Although every insurance plan is different, many cover testing for Jewish genetic diseases. Your doctor’s office, or a medical genetics program, can tell you whether your particular plan covers carrier screening. If screening is not covered, the JGDC may be able to recommend low-cost options or help provide special funding. Contact the JGDC for more information.
When it was first introduced, there were confidentiality concerns about genetic screening and a fear that data might be misused. This is longer be a concern.
In 2008 the Genetic Information Non-discrimination Act of 2008 (GINA) was signed into law. It’s a federal statute that protects American from being treated unfairly due to their genetic inheritance.
As of May 2009, health insurers may not deny or limit coverage or charge higher premiums based on a person’s genetic information. As of November 2009, employers may not use genetic information to make decisions about hiring, firing, promotion or job placement.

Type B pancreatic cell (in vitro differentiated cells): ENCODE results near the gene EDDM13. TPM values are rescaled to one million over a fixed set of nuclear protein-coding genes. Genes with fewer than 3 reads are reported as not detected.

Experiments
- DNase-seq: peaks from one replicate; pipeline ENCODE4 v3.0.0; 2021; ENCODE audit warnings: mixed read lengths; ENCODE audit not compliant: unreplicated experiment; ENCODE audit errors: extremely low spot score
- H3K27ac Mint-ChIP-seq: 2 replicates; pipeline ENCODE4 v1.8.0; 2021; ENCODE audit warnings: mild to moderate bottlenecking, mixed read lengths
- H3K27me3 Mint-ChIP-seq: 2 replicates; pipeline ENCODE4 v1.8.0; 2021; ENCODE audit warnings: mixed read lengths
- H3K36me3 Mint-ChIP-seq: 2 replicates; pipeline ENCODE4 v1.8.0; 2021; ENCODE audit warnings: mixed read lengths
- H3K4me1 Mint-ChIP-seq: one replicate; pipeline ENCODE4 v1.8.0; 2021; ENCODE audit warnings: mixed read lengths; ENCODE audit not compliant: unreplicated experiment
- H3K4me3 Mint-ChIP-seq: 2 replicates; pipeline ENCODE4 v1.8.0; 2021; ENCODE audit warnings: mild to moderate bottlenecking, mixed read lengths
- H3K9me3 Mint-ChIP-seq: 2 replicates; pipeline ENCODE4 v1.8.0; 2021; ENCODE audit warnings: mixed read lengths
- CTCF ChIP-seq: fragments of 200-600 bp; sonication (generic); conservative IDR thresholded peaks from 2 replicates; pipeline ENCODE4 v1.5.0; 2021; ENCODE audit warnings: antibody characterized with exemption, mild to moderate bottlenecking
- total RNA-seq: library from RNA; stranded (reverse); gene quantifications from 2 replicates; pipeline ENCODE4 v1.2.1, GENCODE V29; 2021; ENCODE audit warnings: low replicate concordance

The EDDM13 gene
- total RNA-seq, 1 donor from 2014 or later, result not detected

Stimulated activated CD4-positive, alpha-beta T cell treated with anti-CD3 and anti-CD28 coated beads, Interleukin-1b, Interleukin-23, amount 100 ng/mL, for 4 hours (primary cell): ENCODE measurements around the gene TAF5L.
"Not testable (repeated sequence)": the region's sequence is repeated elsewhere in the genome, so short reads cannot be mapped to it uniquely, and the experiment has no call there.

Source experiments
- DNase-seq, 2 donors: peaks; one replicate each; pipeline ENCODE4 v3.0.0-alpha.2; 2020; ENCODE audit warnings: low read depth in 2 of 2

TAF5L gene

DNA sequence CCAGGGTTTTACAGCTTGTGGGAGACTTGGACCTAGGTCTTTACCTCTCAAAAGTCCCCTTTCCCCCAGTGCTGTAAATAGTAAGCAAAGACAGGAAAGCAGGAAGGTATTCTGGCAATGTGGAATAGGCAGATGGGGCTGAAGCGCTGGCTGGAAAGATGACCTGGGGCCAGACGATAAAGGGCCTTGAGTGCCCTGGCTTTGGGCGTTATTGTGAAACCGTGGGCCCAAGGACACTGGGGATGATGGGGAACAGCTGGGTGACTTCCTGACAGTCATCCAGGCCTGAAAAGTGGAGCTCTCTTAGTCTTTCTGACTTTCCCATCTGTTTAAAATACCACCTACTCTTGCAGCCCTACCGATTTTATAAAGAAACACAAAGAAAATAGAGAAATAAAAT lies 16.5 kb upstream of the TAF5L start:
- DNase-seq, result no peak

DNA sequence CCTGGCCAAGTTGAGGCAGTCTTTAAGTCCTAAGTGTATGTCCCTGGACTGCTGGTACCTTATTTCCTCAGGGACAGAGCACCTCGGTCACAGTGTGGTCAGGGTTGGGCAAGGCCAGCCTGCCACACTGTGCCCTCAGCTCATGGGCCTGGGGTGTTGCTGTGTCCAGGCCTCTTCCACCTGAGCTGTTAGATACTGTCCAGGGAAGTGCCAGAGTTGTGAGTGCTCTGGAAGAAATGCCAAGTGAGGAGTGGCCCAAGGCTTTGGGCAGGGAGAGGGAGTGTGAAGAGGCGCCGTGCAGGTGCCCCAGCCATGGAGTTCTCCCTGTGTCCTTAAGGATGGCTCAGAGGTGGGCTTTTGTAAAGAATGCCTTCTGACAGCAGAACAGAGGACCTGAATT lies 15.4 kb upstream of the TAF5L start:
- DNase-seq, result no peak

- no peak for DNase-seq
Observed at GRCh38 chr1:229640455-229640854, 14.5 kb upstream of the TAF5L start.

A genetic counselor is specially trained to interpret test results, interview and counsel couples, and often has an MS degree and a “Certified Genetic Counselor” or “CGC” designation. Most genetic counselors work at a hospital or medical school genetics program with medical geneticists; some larger OB/GYN practices have a genetic counselor in-house. The National Society of Genetic Counselors has an online listing of its members.
There are multiple options that enable carrier couples to build a healthy family. Each couple needs to make their own informed decision, based on the disease or diseases for which they are carriers and other personal considerations.
Genetic counselers can explain these options in depth. As you will see, it is best to know your carrier status before starting a family, so you can make informed decisions based on accurate genetic information.
• A carrier couple may choose to become pregnant and test the fetus early in the pregnancy.